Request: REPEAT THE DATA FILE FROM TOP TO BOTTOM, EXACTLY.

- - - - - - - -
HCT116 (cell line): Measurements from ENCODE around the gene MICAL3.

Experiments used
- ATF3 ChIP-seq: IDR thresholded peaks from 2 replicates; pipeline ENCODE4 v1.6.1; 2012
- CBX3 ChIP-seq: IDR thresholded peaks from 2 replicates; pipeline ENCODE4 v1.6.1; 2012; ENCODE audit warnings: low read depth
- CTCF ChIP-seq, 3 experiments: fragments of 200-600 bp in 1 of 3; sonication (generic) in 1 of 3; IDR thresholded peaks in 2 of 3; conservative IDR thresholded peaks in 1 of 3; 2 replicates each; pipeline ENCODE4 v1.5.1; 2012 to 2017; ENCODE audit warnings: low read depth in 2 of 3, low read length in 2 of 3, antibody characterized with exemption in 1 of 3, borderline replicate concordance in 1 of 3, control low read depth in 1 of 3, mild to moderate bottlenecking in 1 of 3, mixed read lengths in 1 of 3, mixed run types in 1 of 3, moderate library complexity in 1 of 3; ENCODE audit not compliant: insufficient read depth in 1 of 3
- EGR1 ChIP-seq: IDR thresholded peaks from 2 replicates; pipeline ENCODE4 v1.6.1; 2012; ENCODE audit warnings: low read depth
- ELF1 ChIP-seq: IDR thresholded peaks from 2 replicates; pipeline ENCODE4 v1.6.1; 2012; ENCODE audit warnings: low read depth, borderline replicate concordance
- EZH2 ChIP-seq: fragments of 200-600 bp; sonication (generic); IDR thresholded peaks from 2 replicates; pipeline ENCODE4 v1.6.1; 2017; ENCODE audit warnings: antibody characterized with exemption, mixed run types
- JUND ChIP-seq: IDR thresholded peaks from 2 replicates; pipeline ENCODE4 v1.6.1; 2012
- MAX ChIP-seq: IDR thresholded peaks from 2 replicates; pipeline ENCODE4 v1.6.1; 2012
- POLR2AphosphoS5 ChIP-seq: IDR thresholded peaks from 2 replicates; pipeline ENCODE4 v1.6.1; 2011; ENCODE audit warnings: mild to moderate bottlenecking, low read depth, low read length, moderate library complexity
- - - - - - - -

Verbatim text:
HCT116 (cell line): Measurements from ENCODE around the gene MICAL3.

Experiments used
- ATF3 ChIP-seq: IDR thresholded peaks from 2 replicates; pipeline ENCODE4 v1.6.1; 2012
- CBX3 ChIP-seq: IDR thresholded peaks from 2 replicates; pipeline ENCODE4 v1.6.1; 2012; ENCODE audit warnings: low read depth
- CTCF ChIP-seq, 3 experiments: fragments of 200-600 bp in 1 of 3; sonication (generic) in 1 of 3; IDR thresholded peaks in 2 of 3; conservative IDR thresholded peaks in 1 of 3; 2 replicates each; pipeline ENCODE4 v1.5.1; 2012 to 2017; ENCODE audit warnings: low read depth in 2 of 3, low read length in 2 of 3, antibody characterized with exemption in 1 of 3, borderline replicate concordance in 1 of 3, control low read depth in 1 of 3, mild to moderate bottlenecking in 1 of 3, mixed read lengths in 1 of 3, mixed run types in 1 of 3, moderate library complexity in 1 of 3; ENCODE audit not compliant: insufficient read depth in 1 of 3
- EGR1 ChIP-seq: IDR thresholded peaks from 2 replicates; pipeline ENCODE4 v1.6.1; 2012; ENCODE audit warnings: low read depth
- ELF1 ChIP-seq: IDR thresholded peaks from 2 replicates; pipeline ENCODE4 v1.6.1; 2012; ENCODE audit warnings: low read depth, borderline replicate concordance
- EZH2 ChIP-seq: fragments of 200-600 bp; sonication (generic); IDR thresholded peaks from 2 replicates; pipeline ENCODE4 v1.6.1; 2017; ENCODE audit warnings: antibody characterized with exemption, mixed run types
- JUND ChIP-seq: IDR thresholded peaks from 2 replicates; pipeline ENCODE4 v1.6.1; 2012
- MAX ChIP-seq: IDR thresholded peaks from 2 replicates; pipeline ENCODE4 v1.6.1; 2012
- POLR2AphosphoS5 ChIP-seq: IDR thresholded peaks from 2 replicates; pipeline ENCODE4 v1.6.1; 2011; ENCODE audit warnings: mild to moderate bottlenecking, low read depth, low read length, moderate library complexity